November 10, 2017
Nagoya Regional Taxation Bureau
In Tokai Sake Awards 2017, exhibited were a total of 222 items of Japanese sake including 114 items of ginjo-shu (sake made from highly polished rice using special technique) from 65 breweries, 60 items of junmai-shu (sake made only from rice and rice koji (without addition of brewers alcohol)) from 60 breweries, and 48 items of honjozo-shu (sake made from quality rice with addition of limited volume of brewers alcohol) from 48 breweries.
In the competition, according to today’s brewing environment, where the kinds of yeast used for ginjo-shu are increasingly diversified, we added a category to the ginjo-shu class for items using a traditional yeast,*1 and separated ginjo-shu items using brewers alcohol from those not using it. We evaluated junmai-shu and honjozo-shu in a heated state, which is a style of drinking unique to sake.
After meticulous and strict evaluation, we selected outstanding 37 ginjo-shu from 25 breweries, 21 junmai-shu from 21 breweries, and 18 honjozo-shu from 18 breweries and awarded them honor prizes.
To contribute to the development of the Japanese sake industry and to consumers’ benefit by promoting the advancement of brewing technology and improving the quality of sake in the district under our jurisdiction through quality evaluation for this competition.
The competition was conducted for three classes: ginjo-shu, junmai-shu, and honjozo-shu.
Eligible items for this class were undiluted sake of ginjo-shu and junmai-ginjo-shu (ginjo-shu without addition of jozo-alcohol*2) that brewers brewed in their own breweries between July 1st 2016 and June 30th 2017. All items were classified according to the yeast used, divided into groups based on whether or not an alcohol additive was contained, and the aroma level. We evaluated ginjo-shu items at 18.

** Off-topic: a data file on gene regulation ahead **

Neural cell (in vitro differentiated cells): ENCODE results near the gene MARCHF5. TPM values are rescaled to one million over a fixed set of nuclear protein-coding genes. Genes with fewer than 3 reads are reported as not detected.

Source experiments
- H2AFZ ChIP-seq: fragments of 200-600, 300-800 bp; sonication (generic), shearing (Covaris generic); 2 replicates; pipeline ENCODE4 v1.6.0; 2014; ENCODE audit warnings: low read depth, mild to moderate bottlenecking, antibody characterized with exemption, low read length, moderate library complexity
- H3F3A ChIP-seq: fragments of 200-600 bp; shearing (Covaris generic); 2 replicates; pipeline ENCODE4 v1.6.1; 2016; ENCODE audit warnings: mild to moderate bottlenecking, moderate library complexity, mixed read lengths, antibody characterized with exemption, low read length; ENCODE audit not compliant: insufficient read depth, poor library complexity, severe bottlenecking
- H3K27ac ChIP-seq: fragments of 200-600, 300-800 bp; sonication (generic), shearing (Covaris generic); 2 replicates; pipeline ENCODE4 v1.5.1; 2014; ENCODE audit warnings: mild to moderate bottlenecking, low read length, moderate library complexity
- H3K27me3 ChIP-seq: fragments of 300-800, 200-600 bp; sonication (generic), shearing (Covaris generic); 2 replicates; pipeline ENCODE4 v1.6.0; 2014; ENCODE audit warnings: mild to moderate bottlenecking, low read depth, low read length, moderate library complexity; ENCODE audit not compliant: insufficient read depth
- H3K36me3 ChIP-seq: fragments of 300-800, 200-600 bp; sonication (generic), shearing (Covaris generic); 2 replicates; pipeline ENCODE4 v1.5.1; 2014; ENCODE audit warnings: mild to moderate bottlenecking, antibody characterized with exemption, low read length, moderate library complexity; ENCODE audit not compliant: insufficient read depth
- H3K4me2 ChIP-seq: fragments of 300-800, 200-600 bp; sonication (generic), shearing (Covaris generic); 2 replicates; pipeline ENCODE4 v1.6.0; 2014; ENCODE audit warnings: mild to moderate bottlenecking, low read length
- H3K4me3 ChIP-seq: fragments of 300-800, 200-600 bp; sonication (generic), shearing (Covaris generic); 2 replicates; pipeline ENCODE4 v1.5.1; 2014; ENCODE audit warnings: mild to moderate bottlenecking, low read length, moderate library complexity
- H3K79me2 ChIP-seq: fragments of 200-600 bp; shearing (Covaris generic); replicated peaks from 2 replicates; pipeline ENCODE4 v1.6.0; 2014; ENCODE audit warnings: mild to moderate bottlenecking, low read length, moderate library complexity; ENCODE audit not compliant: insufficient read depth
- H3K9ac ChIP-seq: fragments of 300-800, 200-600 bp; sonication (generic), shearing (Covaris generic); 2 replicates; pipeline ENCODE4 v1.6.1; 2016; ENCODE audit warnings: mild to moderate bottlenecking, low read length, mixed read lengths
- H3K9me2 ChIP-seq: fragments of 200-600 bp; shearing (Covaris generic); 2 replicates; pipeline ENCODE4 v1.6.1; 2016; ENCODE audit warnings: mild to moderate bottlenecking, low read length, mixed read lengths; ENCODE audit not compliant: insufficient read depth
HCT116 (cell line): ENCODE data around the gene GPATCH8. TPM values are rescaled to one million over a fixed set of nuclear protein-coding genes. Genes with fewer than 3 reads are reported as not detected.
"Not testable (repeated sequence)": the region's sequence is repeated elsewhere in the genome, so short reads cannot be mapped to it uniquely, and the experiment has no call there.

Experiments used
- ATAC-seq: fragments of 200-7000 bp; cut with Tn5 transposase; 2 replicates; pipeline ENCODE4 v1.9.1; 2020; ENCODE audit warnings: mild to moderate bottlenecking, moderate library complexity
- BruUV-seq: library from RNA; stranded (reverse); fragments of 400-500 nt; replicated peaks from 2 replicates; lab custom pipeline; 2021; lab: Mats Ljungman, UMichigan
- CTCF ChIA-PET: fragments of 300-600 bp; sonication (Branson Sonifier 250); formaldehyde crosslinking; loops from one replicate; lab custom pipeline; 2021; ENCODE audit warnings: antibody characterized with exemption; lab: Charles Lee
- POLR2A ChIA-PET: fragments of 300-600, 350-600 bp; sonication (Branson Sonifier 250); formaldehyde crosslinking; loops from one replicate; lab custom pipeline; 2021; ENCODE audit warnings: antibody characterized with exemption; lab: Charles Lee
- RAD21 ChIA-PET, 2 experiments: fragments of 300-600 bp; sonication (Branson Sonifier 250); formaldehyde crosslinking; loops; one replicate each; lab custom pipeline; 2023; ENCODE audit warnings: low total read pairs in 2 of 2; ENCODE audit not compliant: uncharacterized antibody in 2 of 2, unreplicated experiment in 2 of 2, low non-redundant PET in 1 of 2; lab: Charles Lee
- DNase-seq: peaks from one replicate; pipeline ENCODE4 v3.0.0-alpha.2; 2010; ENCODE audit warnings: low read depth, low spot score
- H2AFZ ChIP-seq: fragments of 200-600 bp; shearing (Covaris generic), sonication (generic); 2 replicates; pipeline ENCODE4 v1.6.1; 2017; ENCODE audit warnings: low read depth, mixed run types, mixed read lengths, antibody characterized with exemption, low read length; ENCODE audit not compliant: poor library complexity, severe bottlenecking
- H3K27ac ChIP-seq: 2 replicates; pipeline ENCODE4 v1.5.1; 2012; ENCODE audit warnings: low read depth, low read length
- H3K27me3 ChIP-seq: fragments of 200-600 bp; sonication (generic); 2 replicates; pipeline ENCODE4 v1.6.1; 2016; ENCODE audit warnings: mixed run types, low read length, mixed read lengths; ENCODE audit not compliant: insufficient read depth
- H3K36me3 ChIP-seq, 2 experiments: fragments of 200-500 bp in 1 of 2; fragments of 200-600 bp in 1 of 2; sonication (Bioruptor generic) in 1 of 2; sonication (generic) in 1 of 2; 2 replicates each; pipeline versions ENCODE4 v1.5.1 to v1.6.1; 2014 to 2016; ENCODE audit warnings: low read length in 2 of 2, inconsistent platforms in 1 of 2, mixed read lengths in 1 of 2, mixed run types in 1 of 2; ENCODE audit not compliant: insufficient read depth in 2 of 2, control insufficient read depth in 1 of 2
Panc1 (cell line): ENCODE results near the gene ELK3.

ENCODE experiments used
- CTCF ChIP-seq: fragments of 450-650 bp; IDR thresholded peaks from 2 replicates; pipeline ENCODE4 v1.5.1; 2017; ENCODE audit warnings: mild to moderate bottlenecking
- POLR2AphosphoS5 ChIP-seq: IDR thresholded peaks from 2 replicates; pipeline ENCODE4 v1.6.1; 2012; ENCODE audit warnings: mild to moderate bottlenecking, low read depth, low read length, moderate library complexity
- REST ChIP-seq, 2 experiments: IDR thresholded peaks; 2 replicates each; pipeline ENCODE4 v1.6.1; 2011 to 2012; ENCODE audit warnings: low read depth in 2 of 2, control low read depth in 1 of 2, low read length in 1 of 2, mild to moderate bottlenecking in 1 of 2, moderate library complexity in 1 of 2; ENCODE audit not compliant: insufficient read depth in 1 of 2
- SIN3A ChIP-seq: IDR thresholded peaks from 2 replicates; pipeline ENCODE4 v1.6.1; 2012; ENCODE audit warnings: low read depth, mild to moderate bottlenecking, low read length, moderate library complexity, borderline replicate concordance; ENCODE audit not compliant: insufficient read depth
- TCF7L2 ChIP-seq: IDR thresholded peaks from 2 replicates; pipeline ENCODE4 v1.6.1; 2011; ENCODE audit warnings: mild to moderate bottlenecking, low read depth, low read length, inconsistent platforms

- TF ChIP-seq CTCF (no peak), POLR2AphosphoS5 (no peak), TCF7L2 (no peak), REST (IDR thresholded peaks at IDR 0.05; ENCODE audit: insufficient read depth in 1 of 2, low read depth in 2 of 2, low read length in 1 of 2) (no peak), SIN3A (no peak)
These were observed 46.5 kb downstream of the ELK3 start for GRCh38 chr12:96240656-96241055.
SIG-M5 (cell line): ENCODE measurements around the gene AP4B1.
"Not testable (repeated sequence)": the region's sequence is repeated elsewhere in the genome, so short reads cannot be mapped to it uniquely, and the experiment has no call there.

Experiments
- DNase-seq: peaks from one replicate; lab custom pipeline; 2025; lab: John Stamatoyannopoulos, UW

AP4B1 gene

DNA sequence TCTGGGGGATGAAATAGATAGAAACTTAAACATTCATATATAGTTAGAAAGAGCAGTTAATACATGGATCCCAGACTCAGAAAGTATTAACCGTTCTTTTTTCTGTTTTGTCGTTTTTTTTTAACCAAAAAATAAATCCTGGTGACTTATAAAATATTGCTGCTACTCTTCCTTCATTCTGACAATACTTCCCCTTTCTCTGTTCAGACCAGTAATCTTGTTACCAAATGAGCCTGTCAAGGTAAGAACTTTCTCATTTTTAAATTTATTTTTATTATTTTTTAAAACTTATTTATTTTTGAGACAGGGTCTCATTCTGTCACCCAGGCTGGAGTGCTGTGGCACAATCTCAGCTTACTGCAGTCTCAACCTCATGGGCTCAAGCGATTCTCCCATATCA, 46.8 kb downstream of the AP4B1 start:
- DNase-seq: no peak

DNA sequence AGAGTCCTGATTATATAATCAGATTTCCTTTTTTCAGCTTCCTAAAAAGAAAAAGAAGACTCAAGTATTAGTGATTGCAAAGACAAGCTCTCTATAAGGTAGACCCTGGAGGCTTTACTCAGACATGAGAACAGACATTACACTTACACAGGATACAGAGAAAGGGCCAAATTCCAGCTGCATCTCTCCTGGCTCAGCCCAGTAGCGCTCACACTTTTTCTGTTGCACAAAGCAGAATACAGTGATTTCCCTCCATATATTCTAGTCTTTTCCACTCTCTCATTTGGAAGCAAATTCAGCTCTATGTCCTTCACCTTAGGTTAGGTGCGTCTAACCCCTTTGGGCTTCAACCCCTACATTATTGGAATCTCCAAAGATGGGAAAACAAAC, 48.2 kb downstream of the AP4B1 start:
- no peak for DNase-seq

Eligible items for this class were junmai-shu that brewers brewed in their own breweries with the same alcohol content as sake on the market. They were separated by the rice-polishing rate (60% or less and more than 60%). We evaluated the items at 45.
Eligible items for this class were honjozo-shu that brewers brewed in their own breweries with the same alcohol content as sake on the market. They were separated by the rice-polishing rate, like items in the junmai-shu class. We evaluated the items at 45.
Evaluations in this competition were performed by officers from brewing technology institutions in Gifu, Shizuoka, Aichi or Mie prefecture, people with knowledge and experience, those who were recommended from associations of sake producers, wholesalers and retailers; and officers of the Office of Analysis and Brewing Technology, Nagoya Taxation Bureau.
A total of 45 panelists were engaged in the evaluation.
Please refer to the Participants and Award Winners by Prefecture.
Please refer to the Tokai Sake Awards 2017 Honor Prize Winners List.
*1 Traditional yeast:
Today, yeast that can produce a high level of aroma has been used for most items exhibited in the competition. “Traditional yeast” means excellent yeast that had been used for brewing ginjo-shu since before such new kinds of yeast were developed.
While today most items of ginjo-shu have a gorgeous apple-like aroma and elegant taste, ginjo-shu items using traditional yeast have a gentle banana-like aroma and mild taste with the least aftertaste. Because of these very different characteristics, we separated the ginjo-shu class into two groups in this competition.
Distilled alcohol, fermented from sugar cane, is used to adjust the flavor of sake in some cases.